● CT-Gov: Former state House Minority Leader Themis Klarides, who publicly began exploring a bid for governor last month, has now set up what looks like a campaign website (“themis2022.com”), but she still hasn’t committed to seeking the GOP nomination, nor has she offered a timetable for making a decision. So far, Republicans have yet to recruit a prominent challenger to run against Democratic Gov. Ned Lamont next year, though 2018 nominee Bob Stefanowski hasn’t ruled out running.
● OH-11: Politico reports that former state Sen. Nina Turner has spent more than $1 million on TV, radio, and online ads ahead of the Aug. 3 Democratic primary for the special election in Ohio’s 11th Congressional District, putting her far ahead of the pack. Her chief rival, Cuyahoga County Councilwoman Shontel Brown, has spent $355,000. Early voting starts next week, on July 7.
● OH-15: Coal company lobbyist Mike Carey has released a survey from Fabrizio, Lee & Associates showing him with a 20-9 lead on state Rep. Jeff LaRe in the Republican primary for the special election in Ohio’s 15th Congressional District, but that gap skyrockets to 52-7 when respondents are told that Donald Trump has endorsed Carey. That’s a similar phenomenon—albeit an unsurprising one—to what another GOP pollster found vis-a-vis Trump favorite Ted Budd in the North Carolina Senate race (there, the endorsement news turned a 26-point deficit into a 19-point advantage).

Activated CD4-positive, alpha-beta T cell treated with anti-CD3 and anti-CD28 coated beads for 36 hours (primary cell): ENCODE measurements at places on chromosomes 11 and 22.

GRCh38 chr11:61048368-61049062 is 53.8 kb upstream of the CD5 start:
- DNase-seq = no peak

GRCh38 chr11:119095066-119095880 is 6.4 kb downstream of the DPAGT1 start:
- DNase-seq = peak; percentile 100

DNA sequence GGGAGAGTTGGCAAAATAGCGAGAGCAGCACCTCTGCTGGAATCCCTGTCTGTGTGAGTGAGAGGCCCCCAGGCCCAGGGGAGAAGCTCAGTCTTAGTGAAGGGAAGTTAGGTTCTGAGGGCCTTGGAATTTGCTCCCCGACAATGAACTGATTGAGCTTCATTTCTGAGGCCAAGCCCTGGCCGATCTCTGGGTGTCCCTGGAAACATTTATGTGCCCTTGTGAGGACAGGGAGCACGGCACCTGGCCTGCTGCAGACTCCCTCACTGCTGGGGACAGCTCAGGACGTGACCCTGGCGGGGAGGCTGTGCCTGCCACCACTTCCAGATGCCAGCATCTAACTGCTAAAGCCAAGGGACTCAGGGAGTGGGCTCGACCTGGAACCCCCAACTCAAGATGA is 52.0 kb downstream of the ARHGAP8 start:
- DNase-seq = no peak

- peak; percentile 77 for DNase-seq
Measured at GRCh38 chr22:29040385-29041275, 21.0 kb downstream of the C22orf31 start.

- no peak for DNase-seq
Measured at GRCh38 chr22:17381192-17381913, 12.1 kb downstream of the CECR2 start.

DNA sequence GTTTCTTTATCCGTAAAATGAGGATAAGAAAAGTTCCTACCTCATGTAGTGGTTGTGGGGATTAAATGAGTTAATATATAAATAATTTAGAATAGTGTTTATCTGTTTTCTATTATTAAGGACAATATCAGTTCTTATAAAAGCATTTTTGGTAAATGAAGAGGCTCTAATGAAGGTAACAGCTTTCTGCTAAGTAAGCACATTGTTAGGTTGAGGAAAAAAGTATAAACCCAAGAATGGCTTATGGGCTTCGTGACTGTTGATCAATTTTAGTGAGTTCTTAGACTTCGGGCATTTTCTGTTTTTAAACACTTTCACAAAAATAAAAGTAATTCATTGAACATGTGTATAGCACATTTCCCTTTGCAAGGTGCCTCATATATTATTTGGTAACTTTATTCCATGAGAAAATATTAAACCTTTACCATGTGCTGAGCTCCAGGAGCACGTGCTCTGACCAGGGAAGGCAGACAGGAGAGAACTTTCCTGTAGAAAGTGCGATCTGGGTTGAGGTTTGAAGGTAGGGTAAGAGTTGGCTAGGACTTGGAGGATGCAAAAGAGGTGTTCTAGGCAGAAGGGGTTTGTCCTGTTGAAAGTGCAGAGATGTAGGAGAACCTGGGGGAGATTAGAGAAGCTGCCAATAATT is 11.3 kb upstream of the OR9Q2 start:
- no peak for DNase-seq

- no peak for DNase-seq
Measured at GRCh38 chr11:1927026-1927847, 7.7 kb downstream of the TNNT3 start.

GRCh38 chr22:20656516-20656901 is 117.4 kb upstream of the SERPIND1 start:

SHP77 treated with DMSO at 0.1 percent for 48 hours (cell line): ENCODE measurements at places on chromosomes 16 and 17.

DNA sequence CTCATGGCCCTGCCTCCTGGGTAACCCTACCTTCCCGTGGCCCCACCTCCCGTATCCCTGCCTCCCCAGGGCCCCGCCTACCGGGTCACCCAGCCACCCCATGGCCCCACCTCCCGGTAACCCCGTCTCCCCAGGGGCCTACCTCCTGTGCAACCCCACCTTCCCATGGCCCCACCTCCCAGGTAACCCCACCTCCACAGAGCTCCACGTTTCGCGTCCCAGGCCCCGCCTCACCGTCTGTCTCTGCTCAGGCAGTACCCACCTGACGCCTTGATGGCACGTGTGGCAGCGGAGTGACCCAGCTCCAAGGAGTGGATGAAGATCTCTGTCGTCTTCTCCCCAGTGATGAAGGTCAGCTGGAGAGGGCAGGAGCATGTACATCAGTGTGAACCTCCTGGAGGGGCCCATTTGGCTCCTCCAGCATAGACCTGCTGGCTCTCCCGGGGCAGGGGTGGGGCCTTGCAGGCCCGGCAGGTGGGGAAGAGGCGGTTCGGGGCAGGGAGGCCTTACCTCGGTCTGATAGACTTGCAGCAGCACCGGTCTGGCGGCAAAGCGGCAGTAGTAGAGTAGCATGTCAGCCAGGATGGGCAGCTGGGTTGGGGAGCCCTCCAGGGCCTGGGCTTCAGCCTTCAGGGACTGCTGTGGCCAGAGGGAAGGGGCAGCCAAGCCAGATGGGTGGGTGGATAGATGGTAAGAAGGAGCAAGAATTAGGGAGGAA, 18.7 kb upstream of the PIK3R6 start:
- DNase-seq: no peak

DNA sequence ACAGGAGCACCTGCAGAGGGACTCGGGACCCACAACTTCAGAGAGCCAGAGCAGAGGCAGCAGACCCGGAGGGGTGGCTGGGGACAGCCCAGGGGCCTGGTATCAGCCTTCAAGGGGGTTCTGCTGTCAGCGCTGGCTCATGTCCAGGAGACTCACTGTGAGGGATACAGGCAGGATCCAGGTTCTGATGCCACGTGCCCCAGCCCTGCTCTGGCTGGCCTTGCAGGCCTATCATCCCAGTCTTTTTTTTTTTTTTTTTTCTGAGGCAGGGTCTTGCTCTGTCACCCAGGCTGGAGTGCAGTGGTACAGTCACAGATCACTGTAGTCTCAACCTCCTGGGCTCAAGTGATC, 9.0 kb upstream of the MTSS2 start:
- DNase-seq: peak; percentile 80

The question for Carey, though, is whether he’ll have the resources to actually inform voters that he’s received Trump’s blessing. According to Politico, most of the $479,000 spent on paid media in the race so far has been on behalf of LaRe, who, rather unusually, has benefitted from former Rep. Steve Stivers emptying his old campaign account to run pro-LaRe ads. The first and only pre-election FEC reports, however, are not due until July 22, so we won’t have a complete financial picture of the race until then.
● WI-03: Retired Navy SEAL Derrick Van Orden, who’s seeking a rematch against Democratic Rep. Ron Kind, spent $4,000 in campaign funds on a trip to D.C. for the Jan. 6 “Stop the Steal” rally that turned into an assault on the Capitol, according to the Daily Beast’s Roger Sollenberger. Van Orden has also claimed he “did not step foot on the Capitol grounds,” but Sollenberger says a photo captured that day pictures Van Orden “inside a restricted area,” adding that a recreation of the scene shows that he “would have had to cross police barricades to reach that area.”